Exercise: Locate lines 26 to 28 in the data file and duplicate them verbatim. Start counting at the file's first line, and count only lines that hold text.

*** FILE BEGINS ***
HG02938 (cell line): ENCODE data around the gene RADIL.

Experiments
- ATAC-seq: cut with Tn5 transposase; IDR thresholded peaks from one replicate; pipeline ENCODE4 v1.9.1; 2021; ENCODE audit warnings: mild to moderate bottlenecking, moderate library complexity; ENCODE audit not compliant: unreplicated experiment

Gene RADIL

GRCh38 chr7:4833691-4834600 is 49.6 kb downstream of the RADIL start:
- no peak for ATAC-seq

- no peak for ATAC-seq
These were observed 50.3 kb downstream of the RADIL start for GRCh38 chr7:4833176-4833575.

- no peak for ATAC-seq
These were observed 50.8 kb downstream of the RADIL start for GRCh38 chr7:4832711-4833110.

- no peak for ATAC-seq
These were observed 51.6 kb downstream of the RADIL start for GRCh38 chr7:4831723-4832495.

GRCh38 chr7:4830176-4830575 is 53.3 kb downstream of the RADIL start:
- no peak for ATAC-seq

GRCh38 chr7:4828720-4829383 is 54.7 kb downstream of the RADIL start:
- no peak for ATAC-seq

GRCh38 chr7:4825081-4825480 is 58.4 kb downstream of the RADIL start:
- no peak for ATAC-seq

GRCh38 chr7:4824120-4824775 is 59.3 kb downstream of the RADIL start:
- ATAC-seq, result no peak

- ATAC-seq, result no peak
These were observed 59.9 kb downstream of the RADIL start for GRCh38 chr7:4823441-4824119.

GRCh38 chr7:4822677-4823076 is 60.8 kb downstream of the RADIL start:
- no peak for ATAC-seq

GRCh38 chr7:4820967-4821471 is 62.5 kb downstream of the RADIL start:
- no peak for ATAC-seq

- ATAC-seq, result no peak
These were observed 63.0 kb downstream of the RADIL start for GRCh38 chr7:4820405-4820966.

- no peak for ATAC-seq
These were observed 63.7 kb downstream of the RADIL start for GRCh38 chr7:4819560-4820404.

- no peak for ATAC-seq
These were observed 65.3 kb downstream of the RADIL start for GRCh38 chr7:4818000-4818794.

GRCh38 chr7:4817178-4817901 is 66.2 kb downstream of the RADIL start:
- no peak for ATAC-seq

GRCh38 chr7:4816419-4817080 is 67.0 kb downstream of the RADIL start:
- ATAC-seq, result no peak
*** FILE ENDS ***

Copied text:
- no peak for ATAC-seq

- ATAC-seq, result no peak
These were observed 63.0 kb downstream of the RADIL start for GRCh38 chr7:4820405-4820966.